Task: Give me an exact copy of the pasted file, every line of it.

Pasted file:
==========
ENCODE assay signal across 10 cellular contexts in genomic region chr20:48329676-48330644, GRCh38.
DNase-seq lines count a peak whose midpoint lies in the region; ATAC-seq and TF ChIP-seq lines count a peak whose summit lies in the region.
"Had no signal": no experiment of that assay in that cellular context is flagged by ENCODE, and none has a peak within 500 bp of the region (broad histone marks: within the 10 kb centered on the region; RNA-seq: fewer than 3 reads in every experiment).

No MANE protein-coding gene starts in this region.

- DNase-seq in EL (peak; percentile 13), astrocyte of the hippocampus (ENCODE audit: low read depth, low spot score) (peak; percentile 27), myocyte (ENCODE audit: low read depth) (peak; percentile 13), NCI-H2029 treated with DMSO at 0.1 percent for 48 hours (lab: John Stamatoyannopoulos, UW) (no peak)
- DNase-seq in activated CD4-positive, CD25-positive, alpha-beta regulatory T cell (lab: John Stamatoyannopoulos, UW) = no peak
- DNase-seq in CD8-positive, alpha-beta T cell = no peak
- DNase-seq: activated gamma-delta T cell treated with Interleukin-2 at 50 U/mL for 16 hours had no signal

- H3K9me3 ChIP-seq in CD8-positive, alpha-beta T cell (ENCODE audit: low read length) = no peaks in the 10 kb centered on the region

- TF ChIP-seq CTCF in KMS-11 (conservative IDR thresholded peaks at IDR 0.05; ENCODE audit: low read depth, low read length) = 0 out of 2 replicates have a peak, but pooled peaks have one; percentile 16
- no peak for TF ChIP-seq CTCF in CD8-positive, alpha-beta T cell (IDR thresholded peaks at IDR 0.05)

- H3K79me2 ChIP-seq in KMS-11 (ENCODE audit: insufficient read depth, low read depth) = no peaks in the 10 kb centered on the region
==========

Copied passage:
ENCODE assay signal across 10 cellular contexts in genomic region chr20:48329676-48330644, GRCh38.
DNase-seq lines count a peak whose midpoint lies in the region; ATAC-seq and TF ChIP-seq lines count a peak whose summit lies in the region.
"Had no signal": no experiment of that assay in that cellular context is flagged by ENCODE, and none has a peak within 500 bp of the region (broad histone marks: within the 10 kb centered on the region; RNA-seq: fewer than 3 reads in every experiment).

No MANE protein-coding gene starts in this region.

- DNase-seq in EL (peak; percentile 13), astrocyte of the hippocampus (ENCODE audit: low read depth, low spot score) (peak; percentile 27), myocyte (ENCODE audit: low read depth) (peak; percentile 13), NCI-H2029 treated with DMSO at 0.1 percent for 48 hours (lab: John Stamatoyannopoulos, UW) (no peak)
- DNase-seq in activated CD4-positive, CD25-positive, alpha-beta regulatory T cell (lab: John Stamatoyannopoulos, UW) = no peak
- DNase-seq in CD8-positive, alpha-beta T cell = no peak
- DNase-seq: activated gamma-delta T cell treated with Interleukin-2 at 50 U/mL for 16 hours had no signal

- H3K9me3 ChIP-seq in CD8-positive, alpha-beta T cell (ENCODE audit: low read length) = no peaks in the 10 kb centered on the region

- TF ChIP-seq CTCF in KMS-11 (conservative IDR thresholded peaks at IDR 0.05; ENCODE audit: low read depth, low read length) = 0 out of 2 replicates have a peak, but pooled peaks have one; percentile 16
- no peak for TF ChIP-seq CTCF in CD8-positive, alpha-beta T cell (IDR thresholded peaks at IDR 0.05)

- H3K79me2 ChIP-seq in KMS-11 (ENCODE audit: insufficient read depth, low read depth) = no peaks in the 10 kb centered on the region